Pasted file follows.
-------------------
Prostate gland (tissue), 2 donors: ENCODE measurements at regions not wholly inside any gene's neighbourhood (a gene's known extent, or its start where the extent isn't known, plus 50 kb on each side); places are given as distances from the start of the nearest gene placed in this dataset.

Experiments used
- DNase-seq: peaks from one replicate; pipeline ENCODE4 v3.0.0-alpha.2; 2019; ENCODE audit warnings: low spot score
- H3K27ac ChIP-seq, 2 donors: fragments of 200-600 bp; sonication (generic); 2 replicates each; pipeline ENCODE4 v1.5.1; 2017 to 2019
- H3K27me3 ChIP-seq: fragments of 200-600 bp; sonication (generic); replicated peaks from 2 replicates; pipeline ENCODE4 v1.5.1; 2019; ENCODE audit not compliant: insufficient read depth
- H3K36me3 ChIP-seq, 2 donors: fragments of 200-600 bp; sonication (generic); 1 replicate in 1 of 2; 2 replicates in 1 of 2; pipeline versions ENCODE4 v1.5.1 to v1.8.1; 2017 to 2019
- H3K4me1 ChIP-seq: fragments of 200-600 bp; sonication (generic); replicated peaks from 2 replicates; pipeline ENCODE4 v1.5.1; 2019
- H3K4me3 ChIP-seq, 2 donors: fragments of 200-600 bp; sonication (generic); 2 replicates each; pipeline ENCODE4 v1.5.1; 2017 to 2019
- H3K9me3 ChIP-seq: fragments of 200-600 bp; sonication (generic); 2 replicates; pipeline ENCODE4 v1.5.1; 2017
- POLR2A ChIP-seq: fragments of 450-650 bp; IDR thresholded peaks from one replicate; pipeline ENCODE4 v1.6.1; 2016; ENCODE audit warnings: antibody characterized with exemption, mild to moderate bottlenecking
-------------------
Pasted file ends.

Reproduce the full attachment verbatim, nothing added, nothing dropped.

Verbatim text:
Prostate gland (tissue), 2 donors: ENCODE measurements at regions not wholly inside any gene's neighbourhood (a gene's known extent, or its start where the extent isn't known, plus 50 kb on each side); places are given as distances from the start of the nearest gene placed in this dataset.

Experiments used
- DNase-seq: peaks from one replicate; pipeline ENCODE4 v3.0.0-alpha.2; 2019; ENCODE audit warnings: low spot score
- H3K27ac ChIP-seq, 2 donors: fragments of 200-600 bp; sonication (generic); 2 replicates each; pipeline ENCODE4 v1.5.1; 2017 to 2019
- H3K27me3 ChIP-seq: fragments of 200-600 bp; sonication (generic); replicated peaks from 2 replicates; pipeline ENCODE4 v1.5.1; 2019; ENCODE audit not compliant: insufficient read depth
- H3K36me3 ChIP-seq, 2 donors: fragments of 200-600 bp; sonication (generic); 1 replicate in 1 of 2; 2 replicates in 1 of 2; pipeline versions ENCODE4 v1.5.1 to v1.8.1; 2017 to 2019
- H3K4me1 ChIP-seq: fragments of 200-600 bp; sonication (generic); replicated peaks from 2 replicates; pipeline ENCODE4 v1.5.1; 2019
- H3K4me3 ChIP-seq, 2 donors: fragments of 200-600 bp; sonication (generic); 2 replicates each; pipeline ENCODE4 v1.5.1; 2017 to 2019
- H3K9me3 ChIP-seq: fragments of 200-600 bp; sonication (generic); 2 replicates; pipeline ENCODE4 v1.5.1; 2017
- POLR2A ChIP-seq: fragments of 450-650 bp; IDR thresholded peaks from one replicate; pipeline ENCODE4 v1.6.1; 2016; ENCODE audit warnings: antibody characterized with exemption, mild to moderate bottlenecking